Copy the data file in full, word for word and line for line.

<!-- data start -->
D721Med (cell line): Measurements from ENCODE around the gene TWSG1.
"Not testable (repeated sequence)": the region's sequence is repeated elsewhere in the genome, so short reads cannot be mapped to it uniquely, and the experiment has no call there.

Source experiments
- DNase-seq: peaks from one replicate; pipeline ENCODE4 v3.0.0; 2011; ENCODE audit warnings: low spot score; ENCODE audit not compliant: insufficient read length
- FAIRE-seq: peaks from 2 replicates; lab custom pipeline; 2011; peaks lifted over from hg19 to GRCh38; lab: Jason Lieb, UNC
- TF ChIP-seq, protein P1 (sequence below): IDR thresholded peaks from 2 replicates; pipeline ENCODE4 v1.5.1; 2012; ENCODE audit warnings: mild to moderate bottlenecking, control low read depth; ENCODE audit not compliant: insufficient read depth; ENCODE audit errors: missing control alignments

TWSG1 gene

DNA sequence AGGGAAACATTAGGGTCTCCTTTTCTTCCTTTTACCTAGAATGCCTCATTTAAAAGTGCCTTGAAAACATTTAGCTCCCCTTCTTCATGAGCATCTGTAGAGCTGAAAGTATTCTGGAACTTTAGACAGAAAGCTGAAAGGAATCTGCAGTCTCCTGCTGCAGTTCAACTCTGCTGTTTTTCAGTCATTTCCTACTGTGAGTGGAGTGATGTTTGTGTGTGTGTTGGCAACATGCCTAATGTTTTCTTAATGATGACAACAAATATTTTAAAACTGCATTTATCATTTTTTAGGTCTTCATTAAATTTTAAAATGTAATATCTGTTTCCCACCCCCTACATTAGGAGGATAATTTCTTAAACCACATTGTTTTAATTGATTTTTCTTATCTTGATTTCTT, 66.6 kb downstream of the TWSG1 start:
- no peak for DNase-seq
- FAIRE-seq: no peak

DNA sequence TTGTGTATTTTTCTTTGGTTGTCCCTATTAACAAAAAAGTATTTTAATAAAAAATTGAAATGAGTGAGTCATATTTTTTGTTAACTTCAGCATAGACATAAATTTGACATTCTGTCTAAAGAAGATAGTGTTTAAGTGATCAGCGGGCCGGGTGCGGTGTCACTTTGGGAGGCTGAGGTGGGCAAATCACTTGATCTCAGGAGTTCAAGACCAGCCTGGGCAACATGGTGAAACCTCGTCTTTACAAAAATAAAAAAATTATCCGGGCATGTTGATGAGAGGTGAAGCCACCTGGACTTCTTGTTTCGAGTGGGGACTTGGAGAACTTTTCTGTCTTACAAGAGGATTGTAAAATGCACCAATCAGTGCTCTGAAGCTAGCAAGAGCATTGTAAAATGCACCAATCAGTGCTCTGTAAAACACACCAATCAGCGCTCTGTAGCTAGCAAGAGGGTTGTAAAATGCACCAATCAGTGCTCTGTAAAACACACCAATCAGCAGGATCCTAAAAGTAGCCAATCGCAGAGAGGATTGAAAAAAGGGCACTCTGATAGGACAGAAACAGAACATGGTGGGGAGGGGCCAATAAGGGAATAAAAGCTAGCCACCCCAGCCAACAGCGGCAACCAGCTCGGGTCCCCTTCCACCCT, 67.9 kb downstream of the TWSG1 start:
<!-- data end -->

D721Med (cell line): Measurements from ENCODE around the gene TWSG1.
"Not testable (repeated sequence)": the region's sequence is repeated elsewhere in the genome, so short reads cannot be mapped to it uniquely, and the experiment has no call there.

Source experiments
- DNase-seq: peaks from one replicate; pipeline ENCODE4 v3.0.0; 2011; ENCODE audit warnings: low spot score; ENCODE audit not compliant: insufficient read length
- FAIRE-seq: peaks from 2 replicates; lab custom pipeline; 2011; peaks lifted over from hg19 to GRCh38; lab: Jason Lieb, UNC
- TF ChIP-seq, protein P1 (sequence below): IDR thresholded peaks from 2 replicates; pipeline ENCODE4 v1.5.1; 2012; ENCODE audit warnings: mild to moderate bottlenecking, control low read depth; ENCODE audit not compliant: insufficient read depth; ENCODE audit errors: missing control alignments

TWSG1 gene

DNA sequence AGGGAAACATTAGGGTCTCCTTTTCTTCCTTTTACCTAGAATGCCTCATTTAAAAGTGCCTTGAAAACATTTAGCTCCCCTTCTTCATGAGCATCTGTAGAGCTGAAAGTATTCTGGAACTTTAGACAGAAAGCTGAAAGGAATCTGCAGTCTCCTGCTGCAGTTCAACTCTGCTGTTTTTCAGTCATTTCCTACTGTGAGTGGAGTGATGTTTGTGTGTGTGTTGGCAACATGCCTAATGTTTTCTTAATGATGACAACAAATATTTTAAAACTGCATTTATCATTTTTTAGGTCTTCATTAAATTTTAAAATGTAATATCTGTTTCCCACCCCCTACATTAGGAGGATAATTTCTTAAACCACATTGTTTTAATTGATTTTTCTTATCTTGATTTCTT, 66.6 kb downstream of the TWSG1 start:
- no peak for DNase-seq
- FAIRE-seq: no peak

DNA sequence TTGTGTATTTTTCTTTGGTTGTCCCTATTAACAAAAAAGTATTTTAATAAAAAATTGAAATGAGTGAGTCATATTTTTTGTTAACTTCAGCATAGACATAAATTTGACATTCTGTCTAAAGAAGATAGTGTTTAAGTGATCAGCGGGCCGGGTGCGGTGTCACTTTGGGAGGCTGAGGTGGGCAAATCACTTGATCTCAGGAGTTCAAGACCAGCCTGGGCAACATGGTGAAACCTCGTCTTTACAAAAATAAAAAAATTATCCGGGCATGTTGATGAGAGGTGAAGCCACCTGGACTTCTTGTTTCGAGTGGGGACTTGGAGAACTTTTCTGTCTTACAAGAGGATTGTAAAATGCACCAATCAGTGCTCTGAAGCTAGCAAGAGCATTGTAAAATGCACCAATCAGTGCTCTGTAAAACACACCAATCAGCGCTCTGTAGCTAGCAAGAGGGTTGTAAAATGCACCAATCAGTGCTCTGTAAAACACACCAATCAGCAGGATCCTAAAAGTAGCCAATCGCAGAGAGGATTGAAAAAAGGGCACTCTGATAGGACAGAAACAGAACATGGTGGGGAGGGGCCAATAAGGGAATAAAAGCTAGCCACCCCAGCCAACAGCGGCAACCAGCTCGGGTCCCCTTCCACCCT, 67.9 kb downstream of the TWSG1 start: